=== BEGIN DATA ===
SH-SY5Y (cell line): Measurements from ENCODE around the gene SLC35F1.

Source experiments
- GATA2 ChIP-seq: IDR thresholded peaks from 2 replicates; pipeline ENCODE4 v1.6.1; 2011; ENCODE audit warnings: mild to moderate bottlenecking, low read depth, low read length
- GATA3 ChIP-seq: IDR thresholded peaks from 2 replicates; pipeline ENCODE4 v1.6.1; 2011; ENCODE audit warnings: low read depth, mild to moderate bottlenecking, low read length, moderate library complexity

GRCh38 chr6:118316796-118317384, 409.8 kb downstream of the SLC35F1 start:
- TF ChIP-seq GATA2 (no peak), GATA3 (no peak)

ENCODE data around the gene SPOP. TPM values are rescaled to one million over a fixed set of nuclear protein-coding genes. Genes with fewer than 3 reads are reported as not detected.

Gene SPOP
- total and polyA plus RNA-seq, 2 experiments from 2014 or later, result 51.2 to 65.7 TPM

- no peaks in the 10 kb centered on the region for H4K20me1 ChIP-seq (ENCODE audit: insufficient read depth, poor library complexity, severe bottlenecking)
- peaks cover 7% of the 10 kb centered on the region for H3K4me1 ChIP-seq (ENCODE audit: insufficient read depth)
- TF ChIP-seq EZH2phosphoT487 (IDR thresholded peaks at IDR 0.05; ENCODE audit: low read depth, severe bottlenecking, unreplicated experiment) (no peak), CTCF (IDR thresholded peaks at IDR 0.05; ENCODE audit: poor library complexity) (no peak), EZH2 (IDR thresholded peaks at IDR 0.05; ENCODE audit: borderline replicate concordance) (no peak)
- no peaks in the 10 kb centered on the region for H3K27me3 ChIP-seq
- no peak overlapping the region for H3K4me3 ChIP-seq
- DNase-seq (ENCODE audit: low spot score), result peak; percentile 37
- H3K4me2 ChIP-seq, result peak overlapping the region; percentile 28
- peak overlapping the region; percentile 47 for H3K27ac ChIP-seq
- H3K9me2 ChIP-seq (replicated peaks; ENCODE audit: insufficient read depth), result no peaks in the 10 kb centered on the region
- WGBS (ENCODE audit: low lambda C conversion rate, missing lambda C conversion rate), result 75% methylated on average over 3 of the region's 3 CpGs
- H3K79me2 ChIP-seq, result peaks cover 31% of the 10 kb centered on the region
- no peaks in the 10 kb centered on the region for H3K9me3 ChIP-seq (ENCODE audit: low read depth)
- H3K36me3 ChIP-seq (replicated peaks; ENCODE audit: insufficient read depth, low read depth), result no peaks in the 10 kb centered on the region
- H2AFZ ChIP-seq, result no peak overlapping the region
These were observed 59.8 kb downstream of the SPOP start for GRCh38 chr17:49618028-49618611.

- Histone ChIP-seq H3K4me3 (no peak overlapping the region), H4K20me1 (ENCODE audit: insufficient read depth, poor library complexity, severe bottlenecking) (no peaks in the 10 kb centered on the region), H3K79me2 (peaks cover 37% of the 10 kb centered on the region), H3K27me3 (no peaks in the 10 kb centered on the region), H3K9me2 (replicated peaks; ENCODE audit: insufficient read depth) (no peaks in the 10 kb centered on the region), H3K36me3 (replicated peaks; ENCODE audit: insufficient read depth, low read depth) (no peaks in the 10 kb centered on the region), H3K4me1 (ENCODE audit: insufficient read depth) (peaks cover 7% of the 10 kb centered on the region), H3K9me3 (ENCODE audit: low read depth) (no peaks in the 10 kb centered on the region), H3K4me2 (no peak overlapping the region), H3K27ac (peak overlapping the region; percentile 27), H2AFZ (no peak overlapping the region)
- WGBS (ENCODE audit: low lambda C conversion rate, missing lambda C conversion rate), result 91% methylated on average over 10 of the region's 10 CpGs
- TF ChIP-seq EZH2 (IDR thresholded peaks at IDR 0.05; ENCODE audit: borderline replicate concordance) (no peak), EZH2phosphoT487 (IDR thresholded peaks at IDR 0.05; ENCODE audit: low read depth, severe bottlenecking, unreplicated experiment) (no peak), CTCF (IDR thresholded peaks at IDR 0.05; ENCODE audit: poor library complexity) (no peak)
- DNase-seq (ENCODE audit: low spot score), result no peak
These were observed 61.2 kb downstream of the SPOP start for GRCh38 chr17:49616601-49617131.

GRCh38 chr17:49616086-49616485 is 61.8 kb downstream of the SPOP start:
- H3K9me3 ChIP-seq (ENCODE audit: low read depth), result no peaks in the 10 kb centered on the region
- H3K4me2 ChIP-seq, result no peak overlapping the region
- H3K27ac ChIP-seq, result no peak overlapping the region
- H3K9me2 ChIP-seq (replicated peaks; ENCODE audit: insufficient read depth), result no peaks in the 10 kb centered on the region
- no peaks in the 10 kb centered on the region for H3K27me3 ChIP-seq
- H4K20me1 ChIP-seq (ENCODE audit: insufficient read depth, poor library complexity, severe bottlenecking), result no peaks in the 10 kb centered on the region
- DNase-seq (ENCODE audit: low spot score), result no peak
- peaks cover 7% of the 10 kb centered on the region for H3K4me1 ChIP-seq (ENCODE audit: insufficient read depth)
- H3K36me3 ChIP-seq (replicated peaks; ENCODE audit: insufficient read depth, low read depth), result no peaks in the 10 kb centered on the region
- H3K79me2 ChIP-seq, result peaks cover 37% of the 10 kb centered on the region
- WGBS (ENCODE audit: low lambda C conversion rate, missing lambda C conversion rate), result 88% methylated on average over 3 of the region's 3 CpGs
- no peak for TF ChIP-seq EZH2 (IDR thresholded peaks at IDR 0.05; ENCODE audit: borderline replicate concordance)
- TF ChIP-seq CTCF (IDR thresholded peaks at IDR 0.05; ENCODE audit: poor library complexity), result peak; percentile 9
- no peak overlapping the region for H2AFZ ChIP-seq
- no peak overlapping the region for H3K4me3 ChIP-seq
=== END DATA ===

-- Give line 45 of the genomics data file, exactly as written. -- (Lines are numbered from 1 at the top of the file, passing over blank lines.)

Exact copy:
- no peak overlapping the region for H3K4me3 ChIP-seq